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10 Interesting Facts About Male Brains
Most popular notions about the male brain are based on studies of men ages 18 to 22 — undergrads subjecting themselves to experiments for beer money or course credit. But a man's brain varies tremendously over his life span, quickly contradicting the image of the single-minded sex addict that circulates in mainstream consciousness.
In this presentation, you'll learn about common misconceptions, such as men wanting to sow their wild oats forever. And you'll learn how vulnerable men are to loneliness, and why men are so frustratingly focused on solutions.
In short, gals, here's what you need to know about guys' minds.
Covet wedding bells, tooSlide 2 of 21
Covet wedding bells, too
Women want to settle down, and men want to sow their wild oats forever, the refrain usually goes. But this might be one of the largest misconceptions stemming from the U.S. tendency of using undergrads as test subjects.
Infidelities are most likely to occur before men hit 30, found a study of Bolivian men published in the Proceedings of the Royal Society in 2007. After that, men primarily focus on providing for their families, the study found.
Of course, some men have a harder time with commitment than others — a problem which could be genetic, according to a 2008 study in the Proceedings of the National Academy of Science. Men without the "promiscuity gene," an estimated 60 percent of the population, are more likely to marry. But that's not all. Both they and their wives are also more likely to report relative marital bliss, the researchers found.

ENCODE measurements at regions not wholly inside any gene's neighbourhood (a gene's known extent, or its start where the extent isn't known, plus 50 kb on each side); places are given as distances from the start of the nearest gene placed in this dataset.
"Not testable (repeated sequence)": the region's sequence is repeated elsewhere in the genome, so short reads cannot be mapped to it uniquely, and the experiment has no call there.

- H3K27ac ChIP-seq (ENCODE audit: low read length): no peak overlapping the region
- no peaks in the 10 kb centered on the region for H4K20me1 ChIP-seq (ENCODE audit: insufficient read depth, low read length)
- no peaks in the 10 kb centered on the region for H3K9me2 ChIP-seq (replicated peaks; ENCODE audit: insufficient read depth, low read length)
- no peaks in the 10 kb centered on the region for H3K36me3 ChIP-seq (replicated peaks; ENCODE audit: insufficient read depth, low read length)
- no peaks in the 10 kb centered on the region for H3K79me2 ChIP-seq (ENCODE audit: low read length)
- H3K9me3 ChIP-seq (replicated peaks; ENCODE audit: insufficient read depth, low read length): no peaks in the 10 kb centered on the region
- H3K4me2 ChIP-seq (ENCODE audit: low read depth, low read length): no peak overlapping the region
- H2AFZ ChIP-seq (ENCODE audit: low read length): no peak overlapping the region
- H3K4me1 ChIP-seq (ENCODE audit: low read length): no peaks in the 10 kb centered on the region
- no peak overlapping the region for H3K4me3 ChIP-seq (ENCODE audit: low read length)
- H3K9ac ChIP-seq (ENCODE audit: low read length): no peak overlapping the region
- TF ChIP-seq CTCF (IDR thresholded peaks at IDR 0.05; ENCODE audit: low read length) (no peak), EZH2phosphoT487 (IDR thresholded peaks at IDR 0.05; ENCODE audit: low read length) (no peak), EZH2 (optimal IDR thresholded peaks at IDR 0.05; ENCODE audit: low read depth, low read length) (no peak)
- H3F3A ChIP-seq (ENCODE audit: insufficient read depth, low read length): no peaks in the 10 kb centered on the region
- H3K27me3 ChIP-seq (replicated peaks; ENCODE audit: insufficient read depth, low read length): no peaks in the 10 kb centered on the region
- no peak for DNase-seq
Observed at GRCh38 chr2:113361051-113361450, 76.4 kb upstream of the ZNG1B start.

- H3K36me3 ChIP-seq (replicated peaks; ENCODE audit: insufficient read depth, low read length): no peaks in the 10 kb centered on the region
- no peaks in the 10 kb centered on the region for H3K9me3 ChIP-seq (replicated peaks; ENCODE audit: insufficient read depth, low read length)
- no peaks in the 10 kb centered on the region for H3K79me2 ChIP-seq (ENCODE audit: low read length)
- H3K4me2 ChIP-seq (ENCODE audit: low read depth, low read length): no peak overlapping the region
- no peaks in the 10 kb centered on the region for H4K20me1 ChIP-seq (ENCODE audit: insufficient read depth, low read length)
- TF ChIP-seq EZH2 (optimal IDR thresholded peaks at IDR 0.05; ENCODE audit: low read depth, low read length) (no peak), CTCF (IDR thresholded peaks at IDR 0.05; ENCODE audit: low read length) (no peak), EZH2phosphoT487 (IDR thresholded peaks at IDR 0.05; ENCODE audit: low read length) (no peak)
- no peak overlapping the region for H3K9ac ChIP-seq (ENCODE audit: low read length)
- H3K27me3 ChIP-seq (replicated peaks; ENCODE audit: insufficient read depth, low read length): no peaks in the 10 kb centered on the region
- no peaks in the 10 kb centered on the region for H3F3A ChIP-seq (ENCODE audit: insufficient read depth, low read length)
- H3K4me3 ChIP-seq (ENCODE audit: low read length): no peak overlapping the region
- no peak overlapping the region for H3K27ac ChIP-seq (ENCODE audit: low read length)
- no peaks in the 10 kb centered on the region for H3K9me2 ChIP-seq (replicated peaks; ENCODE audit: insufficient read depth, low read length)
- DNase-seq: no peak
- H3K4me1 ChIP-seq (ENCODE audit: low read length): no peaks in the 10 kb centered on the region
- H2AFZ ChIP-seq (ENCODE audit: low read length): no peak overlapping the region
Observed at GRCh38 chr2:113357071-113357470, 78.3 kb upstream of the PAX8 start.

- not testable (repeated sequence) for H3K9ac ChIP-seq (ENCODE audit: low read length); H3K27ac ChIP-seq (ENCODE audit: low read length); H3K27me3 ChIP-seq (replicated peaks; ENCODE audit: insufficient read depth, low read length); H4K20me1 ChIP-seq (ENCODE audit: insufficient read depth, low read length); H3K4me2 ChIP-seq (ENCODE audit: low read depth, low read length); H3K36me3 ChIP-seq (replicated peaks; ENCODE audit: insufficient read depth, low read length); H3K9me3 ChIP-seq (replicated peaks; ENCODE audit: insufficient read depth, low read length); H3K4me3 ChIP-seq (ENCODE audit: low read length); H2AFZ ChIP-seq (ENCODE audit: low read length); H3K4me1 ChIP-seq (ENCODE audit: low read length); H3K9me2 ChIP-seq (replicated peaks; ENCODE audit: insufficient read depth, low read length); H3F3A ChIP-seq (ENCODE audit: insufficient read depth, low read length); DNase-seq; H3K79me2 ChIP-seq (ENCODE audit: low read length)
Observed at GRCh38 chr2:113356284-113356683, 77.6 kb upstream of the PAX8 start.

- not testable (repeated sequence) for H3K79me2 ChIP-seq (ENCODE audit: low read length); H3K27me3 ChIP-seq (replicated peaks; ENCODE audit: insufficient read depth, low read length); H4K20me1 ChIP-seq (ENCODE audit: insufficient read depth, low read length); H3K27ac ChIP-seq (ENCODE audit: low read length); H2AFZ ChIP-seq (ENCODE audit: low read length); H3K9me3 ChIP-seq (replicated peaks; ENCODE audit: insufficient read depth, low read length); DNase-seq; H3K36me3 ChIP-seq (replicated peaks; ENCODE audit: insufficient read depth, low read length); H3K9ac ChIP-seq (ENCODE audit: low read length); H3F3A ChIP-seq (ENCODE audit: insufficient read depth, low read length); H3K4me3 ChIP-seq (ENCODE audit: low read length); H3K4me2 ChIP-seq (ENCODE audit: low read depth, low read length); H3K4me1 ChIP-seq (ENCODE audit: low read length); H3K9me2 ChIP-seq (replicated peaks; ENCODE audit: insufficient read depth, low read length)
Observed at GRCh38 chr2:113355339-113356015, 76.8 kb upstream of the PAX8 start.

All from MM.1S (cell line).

Unfortunately, the association is so small, said the study's lead researcher Hasse Walum of the Karolinska Institute in Sweden, "you can't use it for screening potential mates."
Continue to learn why men love a pecking order.Slide 3 of 21
Who's boss?Slide 4 of 21
An unstable hierarchy can cause men considerable anxiety, Brizendine said. But an established chain of command, such as that practiced by the military and many work places, reduces testosterone and curbs male aggression, she said.
Pre-occupation with establishing pecking order, which starts as early as age 6, motivates the "male dance, where they are always putting each other down," Brizendine added. "It is better to be aggressive in a verbal jab than to duke it out," she said.
Keep reading to learn how dad's have hormonal changes, too.Slide 5 of 21
The father-to-beSlide 6 of 21
The male brain becomes especially primed for cooperation in the months before becoming a father. Fathers-to-be go through hormone changes — prolactin goes up, testosterone goes down — which likely encourage paternal behavior, found a 2000 study in Evolution and Human Behavior.
The pheromones of a pregnant woman may waft over to her mate to spur these changes, said Brizendine, who was not involved with the study.
The expecting mom might be repaying a favor: Even before she is pregnant, male pheromones cause good-mom neurons to sprout in the female brain, found a 2008 study published in the journal Hormones and Behavior.
Next slide: Will they ever mature?Slide 7 of 21
The mature male brainSlide 8 of 21